I really thought I was officially cried out.
It was the day after being told I was one of 53 members of the editorial staff no longer employed by the Tribune. I had decided I would stop feeling sorry for myself, that I had much for which to be thankful and more importantly, that my head was going to explode if I continued.
And then I got my brother’s e-mail.
I cancelled my Trib subscription today. Just thought you'd like to know that. Had it for 30-plus years
My reaction surprised me. Why was I so emotional about it? This was the company -- whether motivated by financial reasons or not – that had told me what I had poured my heart into for 23 years, was no longer of value to them.
But I could not imagine my brother actually giving it up.
I don’t remember anything before the Daily News, Sun-Times and Trib, but we had them all in our house and thought nothing of it. You may as well pack up and move to Russia if you didn’t get a newspaper in the morning, and all of my friend’s fathers picked up the Daily News on their way home from work or had it delivered in the evening.
My father’s routine was sacred. Kisses for all when he came home and then you left him to his newspaper. The Daily News for the late markets, often accompanied by a shot of scotch and water. The Nightly News with Huntley and Brinkley in the background.
If we called him to dinner during a “very important” news story, there was much waving and shushing that this was “very important.” He would finish the paper after dinner.
During my childhood, we were a Sun-Times family during the week and on Sunday, or more accurately Saturday night, we also got the Tribune. For this, the ritual was as drummed into me as any family tradition there was. For this, our mother ruled.
My dad would present her with the Sunday Trib on Saturday night – I’m not sure if they realized it or not, that they were not getting Saturday’s news – and the procedure would begin. My mom would carefully, almost surgically dissect the newspaper, pulling out the comics, Sports, the magazines, Tempo, a few selected advertising sections perhaps, and the A-section as I would later know the front section to be called.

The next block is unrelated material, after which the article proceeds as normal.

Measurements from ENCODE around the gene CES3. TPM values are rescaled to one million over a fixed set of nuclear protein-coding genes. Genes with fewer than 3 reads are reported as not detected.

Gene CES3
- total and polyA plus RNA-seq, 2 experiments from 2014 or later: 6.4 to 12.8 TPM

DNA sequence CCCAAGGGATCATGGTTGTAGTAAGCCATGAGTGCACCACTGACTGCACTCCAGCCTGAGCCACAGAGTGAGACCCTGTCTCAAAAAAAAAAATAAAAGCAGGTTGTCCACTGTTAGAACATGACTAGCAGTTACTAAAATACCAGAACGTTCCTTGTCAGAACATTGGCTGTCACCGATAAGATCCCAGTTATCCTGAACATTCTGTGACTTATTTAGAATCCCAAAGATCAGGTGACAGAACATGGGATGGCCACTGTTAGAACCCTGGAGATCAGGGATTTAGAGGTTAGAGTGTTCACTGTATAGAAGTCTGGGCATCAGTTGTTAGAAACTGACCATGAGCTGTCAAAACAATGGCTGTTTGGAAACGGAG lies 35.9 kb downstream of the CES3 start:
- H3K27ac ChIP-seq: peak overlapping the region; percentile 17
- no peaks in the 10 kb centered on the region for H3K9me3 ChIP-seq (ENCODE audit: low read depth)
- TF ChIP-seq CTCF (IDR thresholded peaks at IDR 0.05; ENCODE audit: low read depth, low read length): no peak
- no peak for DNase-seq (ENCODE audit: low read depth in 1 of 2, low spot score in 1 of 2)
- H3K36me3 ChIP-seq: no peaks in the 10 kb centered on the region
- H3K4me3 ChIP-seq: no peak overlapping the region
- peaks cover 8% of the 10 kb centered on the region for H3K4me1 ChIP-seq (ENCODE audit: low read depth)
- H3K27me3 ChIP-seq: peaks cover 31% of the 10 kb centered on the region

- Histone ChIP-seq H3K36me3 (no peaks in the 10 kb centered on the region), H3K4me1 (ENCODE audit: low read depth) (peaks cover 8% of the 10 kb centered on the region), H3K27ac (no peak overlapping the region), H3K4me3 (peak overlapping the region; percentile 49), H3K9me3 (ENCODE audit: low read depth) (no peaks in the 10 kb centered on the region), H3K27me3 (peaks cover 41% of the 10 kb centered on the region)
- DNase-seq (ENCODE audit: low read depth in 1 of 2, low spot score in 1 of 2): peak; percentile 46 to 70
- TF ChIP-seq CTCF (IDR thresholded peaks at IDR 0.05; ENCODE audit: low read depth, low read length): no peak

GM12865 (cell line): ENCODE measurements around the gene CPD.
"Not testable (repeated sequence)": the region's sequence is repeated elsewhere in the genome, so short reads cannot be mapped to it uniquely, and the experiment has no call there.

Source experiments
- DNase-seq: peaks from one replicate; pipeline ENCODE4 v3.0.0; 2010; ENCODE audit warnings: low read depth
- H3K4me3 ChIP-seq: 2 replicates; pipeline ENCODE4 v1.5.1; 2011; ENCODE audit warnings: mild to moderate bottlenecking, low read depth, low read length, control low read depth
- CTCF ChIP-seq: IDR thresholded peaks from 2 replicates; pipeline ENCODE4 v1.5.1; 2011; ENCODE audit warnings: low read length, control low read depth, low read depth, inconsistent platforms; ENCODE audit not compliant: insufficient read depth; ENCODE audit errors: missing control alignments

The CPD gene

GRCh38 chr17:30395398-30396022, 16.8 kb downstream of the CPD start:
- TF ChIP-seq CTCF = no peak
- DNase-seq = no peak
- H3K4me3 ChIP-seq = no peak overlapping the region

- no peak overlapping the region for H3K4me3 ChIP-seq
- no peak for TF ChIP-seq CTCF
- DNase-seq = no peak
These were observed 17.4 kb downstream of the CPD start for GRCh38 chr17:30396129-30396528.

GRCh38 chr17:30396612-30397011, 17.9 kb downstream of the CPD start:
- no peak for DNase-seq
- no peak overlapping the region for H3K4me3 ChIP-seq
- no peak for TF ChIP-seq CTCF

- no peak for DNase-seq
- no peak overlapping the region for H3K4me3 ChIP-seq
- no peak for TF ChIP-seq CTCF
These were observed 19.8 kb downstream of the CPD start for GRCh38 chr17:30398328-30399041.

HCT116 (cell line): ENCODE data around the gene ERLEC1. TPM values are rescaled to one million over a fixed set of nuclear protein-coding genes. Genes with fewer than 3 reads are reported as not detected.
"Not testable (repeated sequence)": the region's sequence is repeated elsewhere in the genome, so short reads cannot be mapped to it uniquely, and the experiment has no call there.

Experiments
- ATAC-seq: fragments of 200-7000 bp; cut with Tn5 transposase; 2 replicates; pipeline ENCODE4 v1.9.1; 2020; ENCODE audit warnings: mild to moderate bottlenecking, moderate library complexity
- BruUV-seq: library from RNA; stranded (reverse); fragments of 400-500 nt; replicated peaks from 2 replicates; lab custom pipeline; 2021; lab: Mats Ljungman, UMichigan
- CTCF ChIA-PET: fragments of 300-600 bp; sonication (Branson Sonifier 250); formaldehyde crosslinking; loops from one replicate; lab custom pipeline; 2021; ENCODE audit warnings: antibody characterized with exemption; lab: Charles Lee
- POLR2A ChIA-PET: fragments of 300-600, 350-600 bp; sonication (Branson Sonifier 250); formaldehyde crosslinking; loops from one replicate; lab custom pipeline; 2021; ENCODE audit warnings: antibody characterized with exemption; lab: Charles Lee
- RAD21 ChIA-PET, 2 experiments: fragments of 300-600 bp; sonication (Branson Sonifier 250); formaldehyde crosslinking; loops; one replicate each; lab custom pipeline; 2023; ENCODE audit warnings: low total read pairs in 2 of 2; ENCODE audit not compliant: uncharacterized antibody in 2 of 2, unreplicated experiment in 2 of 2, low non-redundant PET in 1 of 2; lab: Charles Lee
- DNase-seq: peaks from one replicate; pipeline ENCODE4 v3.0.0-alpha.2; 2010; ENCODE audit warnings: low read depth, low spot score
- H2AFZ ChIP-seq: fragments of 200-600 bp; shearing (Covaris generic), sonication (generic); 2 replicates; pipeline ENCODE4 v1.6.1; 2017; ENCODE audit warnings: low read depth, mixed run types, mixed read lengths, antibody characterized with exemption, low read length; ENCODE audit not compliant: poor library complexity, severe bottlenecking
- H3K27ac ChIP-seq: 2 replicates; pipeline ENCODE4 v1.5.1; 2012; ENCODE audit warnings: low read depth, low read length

She would put the rest, the rejects, which seemed to be ads and nothing else, on the table in the upstairs hallway. We were allowed to go through that. We were NOT allowed – until Sunday when she was finished – to TOUCH the rest of the paper.
When the Sun-Times came on Sunday, the same routine occurred as I would wait patiently for some time after noon when I would gently ask which section I could have.
I can remember the smell of the ink and its touch, which ironically considering my later choice of profession, gave me the same kind of chills most get from scratching a chalkboard. I hated the feeling of the ink on my fingers, so I would carefully hold just the edges.
And then, after every other one of the six members of our family were through picking, I would lose myself inside the wondrous prose of Mike Royko and David Israel, John Schulian and Ray Sons. I would read Kup, though I didn’t know who or what he was talking about, and of course, Ann Landers. We saved Royko for last, savored it. I did it because I knew my parents did it, his column evoking conversation and laughter and debate.
Back then, most people called the comics, the funnies. In our house, we called that section “the jokes” because that’s what our parents called it, and thought nothing of it until we got to college and an accidental mention of “the jokes” was met with instant ridicule.
Same with bubble eggs, but we won’t get in that now.
The paper, piled neatly next to my mother’s side of the bed, sprawled before all of us at the kitchen table, lying on and around my father’s black “leather” chair and ottoman in the den, were as much a part of our house as any of the furniture, as much a part of our family life as dinner at 6.
And so I cried last when I opened my brother’s e-mail last week. Again, which was particularly annoying since I thought my two-day headache was fading and because I didn’t know if I was crying because I was so touched by my big brother’s loyalty or because it felt like another death in the family.
He will, of course, get his news from other sources, just one of so many others who have moved away from the Trib because they no longer recognize it; who have moved away from the newspaper, hastening its demise along with decreased advertising and the increased price of newsprint.
He will eventually adjust to life without it and I guess, now, so will we.
Today, my husband turned to me as he gathered a few days of old Tribs and Sun-Times to toss them into the recycling bin, and said gently, “I was a little afraid to tell you, but I cancelled our Tribune subscription today. This is our last one.”
Clearly, there would be no discussion.
I wanted to cry again, to feel something, but I didn’t. I couldn’t.
I really was all cried out.